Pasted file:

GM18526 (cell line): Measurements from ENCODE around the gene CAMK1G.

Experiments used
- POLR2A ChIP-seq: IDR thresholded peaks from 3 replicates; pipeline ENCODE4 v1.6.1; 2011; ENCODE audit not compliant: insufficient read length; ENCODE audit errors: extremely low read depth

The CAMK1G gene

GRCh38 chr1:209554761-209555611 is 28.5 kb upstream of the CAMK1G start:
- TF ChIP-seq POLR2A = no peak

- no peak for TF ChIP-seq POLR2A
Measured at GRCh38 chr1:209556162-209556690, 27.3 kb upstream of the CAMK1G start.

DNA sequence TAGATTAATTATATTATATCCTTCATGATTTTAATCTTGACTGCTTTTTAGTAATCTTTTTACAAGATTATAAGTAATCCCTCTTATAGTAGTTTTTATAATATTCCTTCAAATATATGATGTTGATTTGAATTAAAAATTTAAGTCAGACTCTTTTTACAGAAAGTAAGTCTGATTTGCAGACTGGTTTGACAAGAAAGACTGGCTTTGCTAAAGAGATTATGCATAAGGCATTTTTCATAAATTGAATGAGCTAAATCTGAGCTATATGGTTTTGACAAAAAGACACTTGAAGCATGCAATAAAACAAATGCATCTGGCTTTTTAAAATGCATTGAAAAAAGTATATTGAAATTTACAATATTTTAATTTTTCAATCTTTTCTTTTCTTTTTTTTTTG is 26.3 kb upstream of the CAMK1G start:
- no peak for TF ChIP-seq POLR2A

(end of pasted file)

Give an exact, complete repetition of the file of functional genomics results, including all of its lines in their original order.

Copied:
GM18526 (cell line): Measurements from ENCODE around the gene CAMK1G.

Experiments used
- POLR2A ChIP-seq: IDR thresholded peaks from 3 replicates; pipeline ENCODE4 v1.6.1; 2011; ENCODE audit not compliant: insufficient read length; ENCODE audit errors: extremely low read depth

The CAMK1G gene

GRCh38 chr1:209554761-209555611 is 28.5 kb upstream of the CAMK1G start:
- TF ChIP-seq POLR2A = no peak

- no peak for TF ChIP-seq POLR2A
Measured at GRCh38 chr1:209556162-209556690, 27.3 kb upstream of the CAMK1G start.

DNA sequence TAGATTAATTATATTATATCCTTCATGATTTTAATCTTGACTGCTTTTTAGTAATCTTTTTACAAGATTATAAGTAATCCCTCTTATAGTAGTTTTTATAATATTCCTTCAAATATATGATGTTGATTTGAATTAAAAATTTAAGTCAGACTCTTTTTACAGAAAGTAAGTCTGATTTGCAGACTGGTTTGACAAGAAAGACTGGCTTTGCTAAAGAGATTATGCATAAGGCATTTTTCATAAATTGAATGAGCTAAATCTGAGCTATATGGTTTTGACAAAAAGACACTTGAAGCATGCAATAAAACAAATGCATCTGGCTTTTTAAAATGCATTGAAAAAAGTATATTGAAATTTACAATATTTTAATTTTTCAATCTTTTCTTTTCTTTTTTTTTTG is 26.3 kb upstream of the CAMK1G start:
- no peak for TF ChIP-seq POLR2A